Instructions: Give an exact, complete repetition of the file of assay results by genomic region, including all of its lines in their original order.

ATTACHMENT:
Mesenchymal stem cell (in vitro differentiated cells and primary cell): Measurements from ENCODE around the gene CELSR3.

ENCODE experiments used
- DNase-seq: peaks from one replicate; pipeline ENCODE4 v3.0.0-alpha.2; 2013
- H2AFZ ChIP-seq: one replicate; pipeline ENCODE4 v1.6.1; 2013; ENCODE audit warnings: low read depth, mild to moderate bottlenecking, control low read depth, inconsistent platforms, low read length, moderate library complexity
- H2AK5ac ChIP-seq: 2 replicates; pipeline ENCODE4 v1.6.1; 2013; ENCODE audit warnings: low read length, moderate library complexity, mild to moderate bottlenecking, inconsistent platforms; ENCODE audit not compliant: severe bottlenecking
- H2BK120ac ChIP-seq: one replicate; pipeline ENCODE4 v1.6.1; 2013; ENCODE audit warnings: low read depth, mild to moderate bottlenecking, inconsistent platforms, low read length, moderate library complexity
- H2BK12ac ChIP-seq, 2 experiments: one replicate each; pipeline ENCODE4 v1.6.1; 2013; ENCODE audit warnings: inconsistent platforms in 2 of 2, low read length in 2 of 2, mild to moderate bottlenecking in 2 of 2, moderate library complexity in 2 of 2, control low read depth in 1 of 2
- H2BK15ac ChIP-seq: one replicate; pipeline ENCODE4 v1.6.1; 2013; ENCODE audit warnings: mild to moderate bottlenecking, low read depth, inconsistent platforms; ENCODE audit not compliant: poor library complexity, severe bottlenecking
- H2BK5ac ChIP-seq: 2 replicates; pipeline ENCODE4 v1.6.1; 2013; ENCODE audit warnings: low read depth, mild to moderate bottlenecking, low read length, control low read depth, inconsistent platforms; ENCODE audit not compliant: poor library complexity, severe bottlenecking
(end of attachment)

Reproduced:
Mesenchymal stem cell (in vitro differentiated cells and primary cell): Measurements from ENCODE around the gene CELSR3.

ENCODE experiments used
- DNase-seq: peaks from one replicate; pipeline ENCODE4 v3.0.0-alpha.2; 2013
- H2AFZ ChIP-seq: one replicate; pipeline ENCODE4 v1.6.1; 2013; ENCODE audit warnings: low read depth, mild to moderate bottlenecking, control low read depth, inconsistent platforms, low read length, moderate library complexity
- H2AK5ac ChIP-seq: 2 replicates; pipeline ENCODE4 v1.6.1; 2013; ENCODE audit warnings: low read length, moderate library complexity, mild to moderate bottlenecking, inconsistent platforms; ENCODE audit not compliant: severe bottlenecking
- H2BK120ac ChIP-seq: one replicate; pipeline ENCODE4 v1.6.1; 2013; ENCODE audit warnings: low read depth, mild to moderate bottlenecking, inconsistent platforms, low read length, moderate library complexity
- H2BK12ac ChIP-seq, 2 experiments: one replicate each; pipeline ENCODE4 v1.6.1; 2013; ENCODE audit warnings: inconsistent platforms in 2 of 2, low read length in 2 of 2, mild to moderate bottlenecking in 2 of 2, moderate library complexity in 2 of 2, control low read depth in 1 of 2
- H2BK15ac ChIP-seq: one replicate; pipeline ENCODE4 v1.6.1; 2013; ENCODE audit warnings: mild to moderate bottlenecking, low read depth, inconsistent platforms; ENCODE audit not compliant: poor library complexity, severe bottlenecking
- H2BK5ac ChIP-seq: 2 replicates; pipeline ENCODE4 v1.6.1; 2013; ENCODE audit warnings: low read depth, mild to moderate bottlenecking, low read length, control low read depth, inconsistent platforms; ENCODE audit not compliant: poor library complexity, severe bottlenecking